What’s a Life Worth? Up to $9.1 Million, U.S. Agencies Say

We learn at a young age that every human life is priceless, but placing a dollar value on an individual life underpins the framework of federal safety regulations protecting workers and consumers.

The economic value assigned to a single person’s existence can help justify tougher regulations, by balancing the costs imposed by regulations against the money saved from the deaths that were prevented. And, as The New York Times reports, the dollar value of a life, in the government’s estimation, is rising.

After using a figure as low as $5 million during the administration of President George W. Bush, the Food and Drug Administration now says that a life is worth $7.9 million.

The Environmental Protection Agency has upped its standard for a life’s worth from $6.8 million to $9.1 million, and has made sounds about a further 50 percent increase in assessing the cost of smoking deaths. In justifying a new round of regulations, the Transportation Department recently set the value of a life at $6 million, a price tag that had previously been rejected as too high.

Despite the Obama administration’s  recently launched review of regulations costly to business, the value-of-life increases give federal agencies ammunition for stiffer regulatory measures. And while the increases have delighted consumer groups and unions, business organizations are upset.

“It looks like they just cooked the books — they just doubled the numbers,” Todd Spencer, executive vice president of the trucking trade group Owner-Operator Independent Drivers Association, told the Times.

Obama administration officials argue that the reassessments are in step with the latest research.

“This administration utilizes the best available science in assessing the benefits and costs of any potential regulation, drawing on widely accepted methodologies that have been in use for years,” said Meg Reilly, a spokeswoman for the Office of Management and Budget.

Many outside experts support the adjustments made by the Obama administration. “Agencies have been using numbers that I thought were just too low,” said W. Kip Viscusi, a Vanderbilt University economics professor who is a leading researcher in the area.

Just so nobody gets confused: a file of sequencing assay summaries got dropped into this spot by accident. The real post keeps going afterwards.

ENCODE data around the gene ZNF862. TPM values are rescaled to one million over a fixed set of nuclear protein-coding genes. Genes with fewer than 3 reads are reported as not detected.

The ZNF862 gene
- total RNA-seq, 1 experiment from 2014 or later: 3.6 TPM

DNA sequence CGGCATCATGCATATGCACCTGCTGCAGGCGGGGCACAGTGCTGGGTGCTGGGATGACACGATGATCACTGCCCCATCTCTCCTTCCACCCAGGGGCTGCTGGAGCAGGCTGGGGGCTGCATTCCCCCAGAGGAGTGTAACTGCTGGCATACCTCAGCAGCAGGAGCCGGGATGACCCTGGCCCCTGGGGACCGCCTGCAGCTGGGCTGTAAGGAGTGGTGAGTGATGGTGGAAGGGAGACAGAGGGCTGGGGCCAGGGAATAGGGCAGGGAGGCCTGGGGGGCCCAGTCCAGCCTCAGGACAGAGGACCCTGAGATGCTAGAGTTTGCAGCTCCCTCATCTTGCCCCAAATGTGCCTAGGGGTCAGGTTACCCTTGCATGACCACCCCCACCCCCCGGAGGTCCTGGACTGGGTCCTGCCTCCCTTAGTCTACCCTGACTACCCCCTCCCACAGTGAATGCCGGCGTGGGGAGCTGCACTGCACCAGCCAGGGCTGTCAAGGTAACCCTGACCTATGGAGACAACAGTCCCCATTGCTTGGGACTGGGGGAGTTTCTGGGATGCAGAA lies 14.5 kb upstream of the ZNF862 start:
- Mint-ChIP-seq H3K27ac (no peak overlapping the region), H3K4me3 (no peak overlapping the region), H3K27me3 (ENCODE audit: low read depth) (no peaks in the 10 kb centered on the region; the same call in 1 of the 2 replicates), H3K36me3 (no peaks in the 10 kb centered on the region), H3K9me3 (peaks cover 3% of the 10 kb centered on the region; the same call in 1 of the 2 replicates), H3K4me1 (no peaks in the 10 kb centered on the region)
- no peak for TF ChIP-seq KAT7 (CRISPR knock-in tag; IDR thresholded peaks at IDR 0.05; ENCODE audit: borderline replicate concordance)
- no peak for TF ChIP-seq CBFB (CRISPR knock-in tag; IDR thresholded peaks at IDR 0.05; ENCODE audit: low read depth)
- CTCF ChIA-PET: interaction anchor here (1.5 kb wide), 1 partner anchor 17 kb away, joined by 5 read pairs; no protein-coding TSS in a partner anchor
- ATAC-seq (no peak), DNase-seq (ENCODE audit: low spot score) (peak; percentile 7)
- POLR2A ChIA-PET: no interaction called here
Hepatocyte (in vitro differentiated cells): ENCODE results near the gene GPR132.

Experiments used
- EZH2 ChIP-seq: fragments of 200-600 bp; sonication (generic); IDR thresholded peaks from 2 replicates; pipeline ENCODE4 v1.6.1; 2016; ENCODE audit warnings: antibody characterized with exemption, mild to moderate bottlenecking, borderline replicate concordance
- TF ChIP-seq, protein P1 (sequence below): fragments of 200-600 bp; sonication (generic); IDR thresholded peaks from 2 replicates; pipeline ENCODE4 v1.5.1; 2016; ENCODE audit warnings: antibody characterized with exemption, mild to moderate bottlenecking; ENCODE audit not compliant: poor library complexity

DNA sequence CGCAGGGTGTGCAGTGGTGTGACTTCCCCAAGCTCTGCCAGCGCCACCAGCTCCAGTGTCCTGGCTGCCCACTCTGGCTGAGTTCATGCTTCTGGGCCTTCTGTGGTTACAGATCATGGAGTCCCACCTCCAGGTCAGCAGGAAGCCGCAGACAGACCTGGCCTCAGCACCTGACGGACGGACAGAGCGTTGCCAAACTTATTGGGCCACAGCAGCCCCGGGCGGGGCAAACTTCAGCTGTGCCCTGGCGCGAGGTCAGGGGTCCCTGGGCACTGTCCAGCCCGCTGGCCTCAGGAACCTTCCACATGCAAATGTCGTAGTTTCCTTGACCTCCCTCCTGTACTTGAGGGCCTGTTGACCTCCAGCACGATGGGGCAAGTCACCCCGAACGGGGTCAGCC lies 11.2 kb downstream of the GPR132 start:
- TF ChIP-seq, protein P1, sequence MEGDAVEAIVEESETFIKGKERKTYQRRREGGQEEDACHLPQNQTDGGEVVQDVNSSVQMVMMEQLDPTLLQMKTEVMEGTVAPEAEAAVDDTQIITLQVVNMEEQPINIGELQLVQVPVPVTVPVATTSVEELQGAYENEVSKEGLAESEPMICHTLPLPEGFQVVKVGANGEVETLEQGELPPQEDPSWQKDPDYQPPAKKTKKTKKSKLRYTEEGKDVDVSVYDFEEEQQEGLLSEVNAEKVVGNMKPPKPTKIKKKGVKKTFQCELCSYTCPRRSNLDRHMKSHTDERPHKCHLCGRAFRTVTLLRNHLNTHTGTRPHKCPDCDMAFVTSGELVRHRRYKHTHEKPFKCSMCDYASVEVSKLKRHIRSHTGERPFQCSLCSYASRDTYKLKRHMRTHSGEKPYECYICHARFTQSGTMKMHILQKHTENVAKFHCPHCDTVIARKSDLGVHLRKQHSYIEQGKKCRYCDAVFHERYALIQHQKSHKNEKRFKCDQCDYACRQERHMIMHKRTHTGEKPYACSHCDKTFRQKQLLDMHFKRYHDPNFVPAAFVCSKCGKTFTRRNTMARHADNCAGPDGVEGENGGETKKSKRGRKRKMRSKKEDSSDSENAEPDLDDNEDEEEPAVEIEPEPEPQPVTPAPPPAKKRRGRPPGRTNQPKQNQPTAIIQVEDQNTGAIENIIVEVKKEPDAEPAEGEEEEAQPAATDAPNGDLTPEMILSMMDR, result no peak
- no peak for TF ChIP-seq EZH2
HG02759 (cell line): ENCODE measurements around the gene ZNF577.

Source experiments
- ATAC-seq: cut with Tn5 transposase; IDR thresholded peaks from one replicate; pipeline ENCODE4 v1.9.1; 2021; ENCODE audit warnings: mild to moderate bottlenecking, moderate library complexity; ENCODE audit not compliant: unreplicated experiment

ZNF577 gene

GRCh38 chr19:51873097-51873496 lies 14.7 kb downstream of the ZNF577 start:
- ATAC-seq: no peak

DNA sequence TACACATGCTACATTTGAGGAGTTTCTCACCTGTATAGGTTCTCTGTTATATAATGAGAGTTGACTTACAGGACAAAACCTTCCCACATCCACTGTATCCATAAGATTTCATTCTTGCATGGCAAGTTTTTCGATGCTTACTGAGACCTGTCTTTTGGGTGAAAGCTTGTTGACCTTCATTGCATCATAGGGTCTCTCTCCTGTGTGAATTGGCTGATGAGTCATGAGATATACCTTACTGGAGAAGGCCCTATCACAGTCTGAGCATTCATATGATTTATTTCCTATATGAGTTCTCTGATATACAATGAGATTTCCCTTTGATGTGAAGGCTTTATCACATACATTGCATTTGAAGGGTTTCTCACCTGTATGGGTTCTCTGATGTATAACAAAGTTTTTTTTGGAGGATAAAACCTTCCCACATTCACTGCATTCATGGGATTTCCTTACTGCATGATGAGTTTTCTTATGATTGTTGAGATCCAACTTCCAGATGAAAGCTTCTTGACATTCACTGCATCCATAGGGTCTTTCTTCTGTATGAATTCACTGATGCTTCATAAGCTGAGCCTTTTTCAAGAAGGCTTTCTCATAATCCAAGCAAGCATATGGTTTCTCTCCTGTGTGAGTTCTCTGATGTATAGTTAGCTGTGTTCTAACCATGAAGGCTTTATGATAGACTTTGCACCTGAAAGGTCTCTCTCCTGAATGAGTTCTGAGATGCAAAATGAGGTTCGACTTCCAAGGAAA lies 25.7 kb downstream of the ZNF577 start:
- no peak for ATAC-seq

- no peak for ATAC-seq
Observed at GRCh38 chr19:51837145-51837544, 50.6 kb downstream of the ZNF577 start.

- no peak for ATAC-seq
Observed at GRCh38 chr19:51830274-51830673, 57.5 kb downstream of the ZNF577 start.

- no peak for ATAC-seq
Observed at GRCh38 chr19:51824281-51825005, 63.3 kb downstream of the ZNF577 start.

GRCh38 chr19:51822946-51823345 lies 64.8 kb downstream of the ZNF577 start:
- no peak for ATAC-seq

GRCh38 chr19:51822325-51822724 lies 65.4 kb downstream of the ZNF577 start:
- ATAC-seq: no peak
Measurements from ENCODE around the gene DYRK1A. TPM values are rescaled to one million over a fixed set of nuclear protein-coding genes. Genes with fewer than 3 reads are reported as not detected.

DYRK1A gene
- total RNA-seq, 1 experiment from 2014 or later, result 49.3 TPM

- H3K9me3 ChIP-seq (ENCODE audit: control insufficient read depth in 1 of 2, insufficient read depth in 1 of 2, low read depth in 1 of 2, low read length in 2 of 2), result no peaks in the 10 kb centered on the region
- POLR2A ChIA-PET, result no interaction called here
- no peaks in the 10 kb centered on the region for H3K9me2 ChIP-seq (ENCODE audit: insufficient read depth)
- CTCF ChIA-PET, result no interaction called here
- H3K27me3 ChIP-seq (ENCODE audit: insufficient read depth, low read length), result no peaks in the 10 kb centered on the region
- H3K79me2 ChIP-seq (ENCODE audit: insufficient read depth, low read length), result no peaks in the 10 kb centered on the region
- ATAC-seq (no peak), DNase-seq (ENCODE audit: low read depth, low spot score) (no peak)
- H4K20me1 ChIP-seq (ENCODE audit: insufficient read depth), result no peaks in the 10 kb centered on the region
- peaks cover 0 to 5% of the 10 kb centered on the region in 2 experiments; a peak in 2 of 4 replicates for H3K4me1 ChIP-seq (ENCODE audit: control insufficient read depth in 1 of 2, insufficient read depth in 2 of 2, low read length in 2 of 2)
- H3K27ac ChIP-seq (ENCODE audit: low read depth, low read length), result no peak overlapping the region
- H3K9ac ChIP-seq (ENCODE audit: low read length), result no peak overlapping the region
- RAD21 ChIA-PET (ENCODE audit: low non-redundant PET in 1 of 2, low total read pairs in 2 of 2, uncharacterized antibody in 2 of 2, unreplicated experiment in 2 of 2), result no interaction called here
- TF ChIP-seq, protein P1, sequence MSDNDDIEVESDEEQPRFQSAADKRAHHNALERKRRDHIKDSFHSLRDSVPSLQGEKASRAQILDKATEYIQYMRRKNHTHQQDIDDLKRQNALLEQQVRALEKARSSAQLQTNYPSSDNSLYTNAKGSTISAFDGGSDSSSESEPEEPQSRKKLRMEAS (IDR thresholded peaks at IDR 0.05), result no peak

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One comment to “What’s a Life Worth? Up to $9.1 Million, U.S. Agencies Say”

  1. Mary Kay Kidwell

    I understand the statement that, “The economic value assigned to a single person’s existence can help justify tougher regulations . . .” But, along this road to forcing manufacturers to produce safer products, it seems that the entities on both sides of this issue have lost touch with the fact that they’re playing God with the lives of human beings. Both are guilty of “cooking the books.”
    Today the value of a human life is $6 million? $9 million? Somewhere in between? In 2005, Transportation Secretary Norman Mineta valued a human life at $544,000, based on improved auto safety technologies (full report at http://www.nhtsa.dot.gov/cars/rules/regrev/evaluate/).

    Ask anyone who has lost a child what that young life was worth? The answer won’t include a dollar amount.

    Costs vs lives saved is all about numbers and statistics, not about people. And, although this may be seen as the only method for determining (or justifying) government regulations, it has led to an unfair selection process in which the lives of one group are deemed more valuable than the lives of another.

    How is it that any government agency can determine the value of a life based on its own internal cost-vs-lives-saved formula? So, a life lost in a vehicle accident may be deemed less valuable than a life lost as a result of smoking. Playing God? Indeed!

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